April 15, 2021

Lansing Lamont, Journalist and Historian of Atomic Bomb, Dies at 82

Mr. Lamont, the author or editor of several books, was a Washington correspondent for Time magazine when he conducted the interviews and gathered the information he used in his book “Day of Trinity,” published in 1965, 20 years after the bombings, in August 1945, that brought about the end of World War II.

It described the personalities and sometimes conflicting emotions of the scientists involved in the American program to build the bomb, known as the Manhattan Project; the rudiments of the mineralogy, physics and chemistry required in engineering the device; and the first atomic bomb test at Alamogordo, N.M., conducted on July 16, 1945, three weeks before Hiroshima.

“A pinprick of brilliant light punctured the darkness, spurted upward in a flaming jet, then spilled into a dazzling cloche of fire that bleached the desert to a ghastly white,” Mr. Lamont wrote. “For a fraction of a second the light in that bell-shaped fire mass was greater than any ever before produced on earth. Its intensity was such that it could have been seen on another planet. The temperature at its center was four times that at the center of the sun, and more than 10,000 times that at the sun’s surface. The pressure, caving in the ground beneath, was over 100 billion atmospheres.”

An international best seller, the book included the first publicly available illustration of the interior of an atomic bomb.

Writing in The New York Times Book Review, William Laurence, a former Times science editor, praised Mr. Lamont for preserving the recollections of the aging “principal protagonists” of the Manhattan Project.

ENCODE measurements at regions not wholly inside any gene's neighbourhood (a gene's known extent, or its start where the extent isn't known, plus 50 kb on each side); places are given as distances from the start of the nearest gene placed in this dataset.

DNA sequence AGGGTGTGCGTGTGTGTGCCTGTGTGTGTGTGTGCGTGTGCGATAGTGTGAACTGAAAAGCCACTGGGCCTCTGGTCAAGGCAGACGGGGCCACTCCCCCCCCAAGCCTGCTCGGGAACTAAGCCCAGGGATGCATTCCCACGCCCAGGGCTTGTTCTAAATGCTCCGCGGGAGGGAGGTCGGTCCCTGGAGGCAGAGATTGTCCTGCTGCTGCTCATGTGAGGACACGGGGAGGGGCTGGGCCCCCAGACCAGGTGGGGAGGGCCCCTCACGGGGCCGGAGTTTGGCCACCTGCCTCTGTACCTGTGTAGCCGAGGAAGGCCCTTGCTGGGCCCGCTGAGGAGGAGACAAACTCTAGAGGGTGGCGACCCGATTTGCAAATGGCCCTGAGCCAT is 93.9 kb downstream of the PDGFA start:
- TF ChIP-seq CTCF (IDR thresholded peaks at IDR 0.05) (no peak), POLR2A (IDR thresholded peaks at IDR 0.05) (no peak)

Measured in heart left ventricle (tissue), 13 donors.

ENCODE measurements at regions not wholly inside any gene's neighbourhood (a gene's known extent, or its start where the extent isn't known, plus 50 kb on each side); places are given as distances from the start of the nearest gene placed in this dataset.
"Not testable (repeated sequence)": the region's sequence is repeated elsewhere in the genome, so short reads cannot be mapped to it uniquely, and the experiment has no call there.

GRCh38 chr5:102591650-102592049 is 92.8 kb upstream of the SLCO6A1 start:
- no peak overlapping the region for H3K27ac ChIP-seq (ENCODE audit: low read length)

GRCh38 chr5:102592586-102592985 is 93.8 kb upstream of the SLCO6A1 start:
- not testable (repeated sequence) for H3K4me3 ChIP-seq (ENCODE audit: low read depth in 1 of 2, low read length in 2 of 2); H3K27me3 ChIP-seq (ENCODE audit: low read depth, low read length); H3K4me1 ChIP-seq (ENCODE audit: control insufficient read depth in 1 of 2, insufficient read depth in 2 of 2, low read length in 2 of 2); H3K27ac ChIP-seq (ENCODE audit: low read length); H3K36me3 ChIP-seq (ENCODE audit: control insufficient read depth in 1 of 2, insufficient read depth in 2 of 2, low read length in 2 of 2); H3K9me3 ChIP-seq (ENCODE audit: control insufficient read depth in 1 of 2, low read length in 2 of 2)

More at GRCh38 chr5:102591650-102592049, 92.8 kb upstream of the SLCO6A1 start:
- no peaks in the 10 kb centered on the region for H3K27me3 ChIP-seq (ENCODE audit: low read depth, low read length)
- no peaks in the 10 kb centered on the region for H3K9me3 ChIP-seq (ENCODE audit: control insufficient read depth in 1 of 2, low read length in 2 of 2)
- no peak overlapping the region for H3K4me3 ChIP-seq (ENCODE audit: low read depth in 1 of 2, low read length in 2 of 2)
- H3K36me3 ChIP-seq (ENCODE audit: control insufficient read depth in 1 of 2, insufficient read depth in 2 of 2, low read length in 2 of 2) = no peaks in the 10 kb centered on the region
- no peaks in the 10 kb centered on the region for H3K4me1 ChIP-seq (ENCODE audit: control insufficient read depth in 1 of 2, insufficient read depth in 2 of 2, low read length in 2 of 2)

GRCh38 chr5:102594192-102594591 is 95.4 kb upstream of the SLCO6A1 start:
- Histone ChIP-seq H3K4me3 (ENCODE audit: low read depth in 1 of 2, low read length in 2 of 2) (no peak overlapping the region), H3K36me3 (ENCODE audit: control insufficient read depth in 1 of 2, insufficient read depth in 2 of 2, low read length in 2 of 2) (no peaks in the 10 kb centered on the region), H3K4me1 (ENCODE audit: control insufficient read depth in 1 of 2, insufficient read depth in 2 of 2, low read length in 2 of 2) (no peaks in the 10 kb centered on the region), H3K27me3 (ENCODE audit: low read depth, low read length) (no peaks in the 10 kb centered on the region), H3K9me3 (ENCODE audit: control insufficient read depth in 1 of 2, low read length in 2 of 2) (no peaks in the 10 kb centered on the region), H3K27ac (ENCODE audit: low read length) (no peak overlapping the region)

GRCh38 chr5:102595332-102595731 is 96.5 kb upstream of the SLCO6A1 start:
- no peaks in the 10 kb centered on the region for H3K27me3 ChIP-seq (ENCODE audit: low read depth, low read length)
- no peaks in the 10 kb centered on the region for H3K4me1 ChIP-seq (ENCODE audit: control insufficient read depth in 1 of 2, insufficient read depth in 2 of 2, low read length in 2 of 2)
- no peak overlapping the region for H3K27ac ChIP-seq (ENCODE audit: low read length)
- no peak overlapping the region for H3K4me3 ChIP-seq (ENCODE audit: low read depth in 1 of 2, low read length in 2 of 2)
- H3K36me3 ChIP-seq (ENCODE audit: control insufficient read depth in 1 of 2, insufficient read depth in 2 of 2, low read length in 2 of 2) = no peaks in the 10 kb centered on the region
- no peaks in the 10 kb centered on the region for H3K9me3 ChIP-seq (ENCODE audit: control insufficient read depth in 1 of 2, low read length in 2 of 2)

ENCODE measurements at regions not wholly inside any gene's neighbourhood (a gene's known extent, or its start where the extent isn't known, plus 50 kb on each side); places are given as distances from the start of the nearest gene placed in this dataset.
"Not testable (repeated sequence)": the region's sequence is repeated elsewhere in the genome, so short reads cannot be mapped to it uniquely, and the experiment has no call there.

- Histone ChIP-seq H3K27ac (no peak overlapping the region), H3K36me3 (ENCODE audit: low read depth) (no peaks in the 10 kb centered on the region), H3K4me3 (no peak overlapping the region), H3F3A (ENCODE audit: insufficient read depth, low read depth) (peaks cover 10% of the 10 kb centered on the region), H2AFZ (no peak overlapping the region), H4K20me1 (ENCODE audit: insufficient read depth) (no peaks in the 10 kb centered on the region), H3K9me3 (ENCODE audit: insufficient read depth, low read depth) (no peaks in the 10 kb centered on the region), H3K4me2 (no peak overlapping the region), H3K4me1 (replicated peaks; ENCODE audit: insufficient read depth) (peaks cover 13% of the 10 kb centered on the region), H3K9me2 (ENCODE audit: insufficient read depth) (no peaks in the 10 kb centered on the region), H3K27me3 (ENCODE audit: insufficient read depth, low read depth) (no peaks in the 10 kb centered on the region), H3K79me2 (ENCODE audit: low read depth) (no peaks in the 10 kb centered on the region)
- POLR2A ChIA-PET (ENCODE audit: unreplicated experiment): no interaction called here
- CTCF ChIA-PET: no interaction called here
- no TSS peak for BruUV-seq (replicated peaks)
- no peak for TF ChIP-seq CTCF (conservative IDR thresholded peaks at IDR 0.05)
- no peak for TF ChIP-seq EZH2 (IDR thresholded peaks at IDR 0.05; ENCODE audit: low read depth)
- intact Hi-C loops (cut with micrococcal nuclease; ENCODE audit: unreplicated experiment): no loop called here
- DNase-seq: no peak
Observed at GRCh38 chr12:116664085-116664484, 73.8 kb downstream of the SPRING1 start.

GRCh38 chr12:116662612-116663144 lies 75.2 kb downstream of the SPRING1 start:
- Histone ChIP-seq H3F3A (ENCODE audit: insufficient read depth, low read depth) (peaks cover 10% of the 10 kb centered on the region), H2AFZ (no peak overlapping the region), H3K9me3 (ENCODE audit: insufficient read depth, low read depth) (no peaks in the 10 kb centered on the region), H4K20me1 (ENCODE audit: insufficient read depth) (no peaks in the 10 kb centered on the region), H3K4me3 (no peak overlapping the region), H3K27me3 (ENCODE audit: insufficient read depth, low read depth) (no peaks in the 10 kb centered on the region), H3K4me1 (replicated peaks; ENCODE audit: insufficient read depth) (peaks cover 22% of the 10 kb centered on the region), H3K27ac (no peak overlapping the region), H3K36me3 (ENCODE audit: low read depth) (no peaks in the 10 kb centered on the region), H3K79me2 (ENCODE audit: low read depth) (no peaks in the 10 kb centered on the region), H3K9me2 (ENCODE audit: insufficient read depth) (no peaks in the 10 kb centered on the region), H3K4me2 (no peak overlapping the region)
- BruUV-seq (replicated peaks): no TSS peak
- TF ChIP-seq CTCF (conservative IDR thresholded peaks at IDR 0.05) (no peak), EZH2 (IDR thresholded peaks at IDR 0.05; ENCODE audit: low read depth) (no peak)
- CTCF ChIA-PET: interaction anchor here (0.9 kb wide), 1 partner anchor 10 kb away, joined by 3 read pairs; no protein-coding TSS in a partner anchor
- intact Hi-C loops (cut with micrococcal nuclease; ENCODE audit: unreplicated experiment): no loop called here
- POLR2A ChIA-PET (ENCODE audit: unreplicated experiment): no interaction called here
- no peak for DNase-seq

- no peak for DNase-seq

“In a few years these facts would no longer have been available as firsthand material,” he wrote. “The contemporary world, as well as the historian of the future, are, and will be, deeply indebted to Mr. Lamont.”

Most government documents relating to the project were not declassified until a decade after Mr. Lamont’s book was published.

Mr. Lamont wrote or edited seven other books, including works on national affairs and Canadian-American relations as well as a memoir, “You Must Remember This: A Reporter’s Odyssey From Camelot to Glasnost,” published in 2008.

After his stint in Washington, during which he covered the assassinations of President John F. Kennedy and Senator Robert F. Kennedy, Mr. Lamont was Time’s deputy bureau chief in London, its chief correspondent in Canada and its United Nations bureau chief.

Lance Lamont, as he was known, was born in Manhattan on March 13, 1931, to Thomas and Elinor Miner Lamont. His father was a banker.

After graduating from Milton Academy in Massachusetts, Harvard College and the Columbia School of Journalism, Mr. Lamont served in the Army from 1954 to 1957. He worked for The Washington Star and was the Congressional correspondent for The Worcester Gazette in Massachusetts before joining Time in 1960.

Besides his wife, he is survived by two sons, Douglas and Thomas; two daughters, Elisabeth Wolcott and Virginia Cazedessus; a brother, Edward; a sister, Elinor Hallowell; and 12 grandchildren.

Article source: http://www.nytimes.com/2013/09/16/business/media/lansing-lamont-journalist-and-historian-of-atomic-bomb-dies-at-82.html?partner=rss&emc=rss